Joan Fontcuberta, public art and ceramics
reading time: 9 minutes
A permanent public artwork, the first made on big ceramic slabs, that takes art to Reggio Emilia onto the street, outdoors, to enable everyone to access it: it is a ceramic photo-mosaic, 16 metres high and 6 metres wide, in which twelve thousand photographs sent in by members of the public in a single large image.
The ceramics which make up the work - each of the thirty slabs is a one-off piece, making up part of the large image - were produced in partnership with Marazzi, which welcomed Fontcuberta as a guest during the production and digital printing phases. The work’s design and installation as a ventilated wall structure was handled by the City of Reggio Emilia, which took charge of the overall project for the area’s redevelopment, and Marazzi Engineering, the company’s specialist division.
The work is also inspired by a dialogue with the collections housed in the Reggio Emilia museums, a rich heritage of knowledge, studies, discoveries and experiments, expressing and generated by curiosity and a natural propensity for wonder. “Curiosa Meravigliosa” is a “document-monument”, as the artist defines it, a collective work that reflects on the meaning of photography in an area which, thanks to the example of Luigi Ghirri and the Fotografia Europea festival, has a long history of constant investigation of the use of this medium in all its thousand forms.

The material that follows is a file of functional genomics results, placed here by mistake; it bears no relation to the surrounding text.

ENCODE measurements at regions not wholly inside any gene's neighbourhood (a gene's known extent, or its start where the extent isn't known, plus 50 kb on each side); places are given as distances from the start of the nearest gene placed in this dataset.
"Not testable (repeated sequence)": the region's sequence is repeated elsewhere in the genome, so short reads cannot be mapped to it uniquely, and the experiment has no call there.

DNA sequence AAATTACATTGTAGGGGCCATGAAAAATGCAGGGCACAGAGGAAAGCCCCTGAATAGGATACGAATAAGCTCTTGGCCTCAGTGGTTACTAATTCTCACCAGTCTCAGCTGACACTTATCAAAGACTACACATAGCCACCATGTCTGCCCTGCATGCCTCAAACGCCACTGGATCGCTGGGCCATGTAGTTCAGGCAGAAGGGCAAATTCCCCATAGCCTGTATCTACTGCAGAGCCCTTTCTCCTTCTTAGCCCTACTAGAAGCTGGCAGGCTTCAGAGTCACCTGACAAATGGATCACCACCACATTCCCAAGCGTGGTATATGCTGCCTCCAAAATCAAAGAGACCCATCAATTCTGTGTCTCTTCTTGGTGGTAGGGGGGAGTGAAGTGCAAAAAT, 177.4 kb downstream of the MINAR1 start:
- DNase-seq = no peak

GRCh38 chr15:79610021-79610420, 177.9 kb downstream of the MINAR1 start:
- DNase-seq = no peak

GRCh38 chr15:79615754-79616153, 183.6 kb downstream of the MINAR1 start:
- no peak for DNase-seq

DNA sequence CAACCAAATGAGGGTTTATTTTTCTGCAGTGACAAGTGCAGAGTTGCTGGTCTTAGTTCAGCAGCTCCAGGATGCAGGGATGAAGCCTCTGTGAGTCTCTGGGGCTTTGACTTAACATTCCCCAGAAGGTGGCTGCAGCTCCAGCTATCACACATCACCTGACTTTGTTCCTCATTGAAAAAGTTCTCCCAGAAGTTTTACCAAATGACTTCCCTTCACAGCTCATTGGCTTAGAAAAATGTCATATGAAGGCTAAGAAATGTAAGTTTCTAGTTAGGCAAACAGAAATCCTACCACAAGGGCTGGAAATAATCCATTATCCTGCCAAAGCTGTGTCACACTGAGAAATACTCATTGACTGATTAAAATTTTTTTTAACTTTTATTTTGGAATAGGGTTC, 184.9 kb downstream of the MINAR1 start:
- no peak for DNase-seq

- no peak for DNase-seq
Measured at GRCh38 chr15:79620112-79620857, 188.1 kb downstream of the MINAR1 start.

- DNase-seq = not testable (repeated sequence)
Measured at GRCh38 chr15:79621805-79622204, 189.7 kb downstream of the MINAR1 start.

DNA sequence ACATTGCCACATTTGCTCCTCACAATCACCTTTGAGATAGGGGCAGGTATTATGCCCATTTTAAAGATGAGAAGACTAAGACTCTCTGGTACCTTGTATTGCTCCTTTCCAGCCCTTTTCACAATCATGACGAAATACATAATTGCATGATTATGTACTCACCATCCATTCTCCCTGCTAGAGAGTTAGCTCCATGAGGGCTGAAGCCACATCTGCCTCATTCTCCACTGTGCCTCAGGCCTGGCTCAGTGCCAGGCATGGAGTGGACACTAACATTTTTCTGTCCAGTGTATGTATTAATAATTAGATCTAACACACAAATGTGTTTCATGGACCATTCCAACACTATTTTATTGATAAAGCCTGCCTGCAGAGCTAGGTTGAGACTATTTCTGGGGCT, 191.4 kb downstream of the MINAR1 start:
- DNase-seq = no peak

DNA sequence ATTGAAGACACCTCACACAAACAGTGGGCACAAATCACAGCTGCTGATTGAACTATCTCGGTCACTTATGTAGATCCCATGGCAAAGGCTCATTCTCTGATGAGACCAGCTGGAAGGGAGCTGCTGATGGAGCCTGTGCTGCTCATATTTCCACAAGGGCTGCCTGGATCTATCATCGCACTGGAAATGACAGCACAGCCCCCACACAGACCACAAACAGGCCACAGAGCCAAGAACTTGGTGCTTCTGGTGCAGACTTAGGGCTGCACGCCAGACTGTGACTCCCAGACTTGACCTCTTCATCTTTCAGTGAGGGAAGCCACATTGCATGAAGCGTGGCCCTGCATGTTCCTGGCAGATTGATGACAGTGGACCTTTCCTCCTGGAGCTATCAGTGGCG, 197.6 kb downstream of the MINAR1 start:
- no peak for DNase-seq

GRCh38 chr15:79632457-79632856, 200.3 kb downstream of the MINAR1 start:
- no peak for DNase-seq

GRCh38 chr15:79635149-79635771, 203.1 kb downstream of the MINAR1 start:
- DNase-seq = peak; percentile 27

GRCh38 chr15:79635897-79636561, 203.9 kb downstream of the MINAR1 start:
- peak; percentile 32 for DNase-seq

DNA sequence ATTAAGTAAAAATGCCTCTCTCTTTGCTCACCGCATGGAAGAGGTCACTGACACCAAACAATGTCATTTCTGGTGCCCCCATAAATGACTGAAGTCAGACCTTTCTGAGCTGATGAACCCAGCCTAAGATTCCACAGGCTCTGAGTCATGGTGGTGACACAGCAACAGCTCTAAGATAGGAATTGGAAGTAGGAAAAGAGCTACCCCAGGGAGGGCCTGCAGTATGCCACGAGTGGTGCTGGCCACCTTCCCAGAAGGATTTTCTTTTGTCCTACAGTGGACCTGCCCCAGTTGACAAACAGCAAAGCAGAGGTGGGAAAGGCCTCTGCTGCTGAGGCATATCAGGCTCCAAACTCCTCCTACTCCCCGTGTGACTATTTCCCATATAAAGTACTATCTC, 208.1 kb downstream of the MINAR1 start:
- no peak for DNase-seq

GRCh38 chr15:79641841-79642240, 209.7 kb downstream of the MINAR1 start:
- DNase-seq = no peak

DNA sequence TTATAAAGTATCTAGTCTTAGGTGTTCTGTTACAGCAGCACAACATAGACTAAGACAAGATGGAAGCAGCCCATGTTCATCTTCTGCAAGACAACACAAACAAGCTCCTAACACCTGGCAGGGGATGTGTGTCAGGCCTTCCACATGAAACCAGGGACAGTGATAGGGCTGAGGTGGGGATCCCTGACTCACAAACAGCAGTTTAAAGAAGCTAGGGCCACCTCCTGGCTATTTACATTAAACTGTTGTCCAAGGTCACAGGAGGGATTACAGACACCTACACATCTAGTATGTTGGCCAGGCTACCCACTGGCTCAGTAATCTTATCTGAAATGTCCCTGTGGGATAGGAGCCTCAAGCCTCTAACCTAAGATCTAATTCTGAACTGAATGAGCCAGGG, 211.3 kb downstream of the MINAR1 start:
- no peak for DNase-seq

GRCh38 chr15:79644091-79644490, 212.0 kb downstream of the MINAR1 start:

The peacock has been created in digital high definition on large slimline slabs, one-off pieces in porcelain stoneware, which build up an image of 16 x 6 metres. The production process involved the Marazzi laboratory and factory, which also welcomed Joan Fontcuberta to their facilities during the preparatory and printing phases. In addition, the ventilated wall on which the work is mounted was constructed on a “turnkey” basis by Marazzi Engineering.
We discussed the creation and construction of “Curiosa Meravigliosa” with the Spanish artist, who also told us about his increasing fascination with printing on ceramics.
In the work “Curiosa Meravigliosa” the 12,000 photographs collected are reassembled in a single large image, that of the peacock conserved in the Vallisneri collection. Why did you choose that work? What is its meaning for you?
JF: The peacock appears in many mythologies and is a figure rich in symbolic meanings. It is associated with wisdom, curiosity and beauty, intrinsic values for a museum which embraces both the natural sciences and art. For the ancient Greeks, the peacock was the sacred bird of Hera, wife of Zeus. The goddess assigned Argus to keep an eye on her straying husband, but the God of Olympus killed him. Therefore, the myth has it, Hera placed Argus’s hundred eyes on the tail of her favourite bird, to commemorate him. In this artistic and photographic project, the inclusion of these eyes highlights the role of sight as a source of experience.
“Curiosa Meravigliosa” is an installation which establishes a dialogue between all the elements involved (the piazza, the green wall and the ceramic wall). It has a profound social and urban significance. How much does the scale of the work affect its meaning?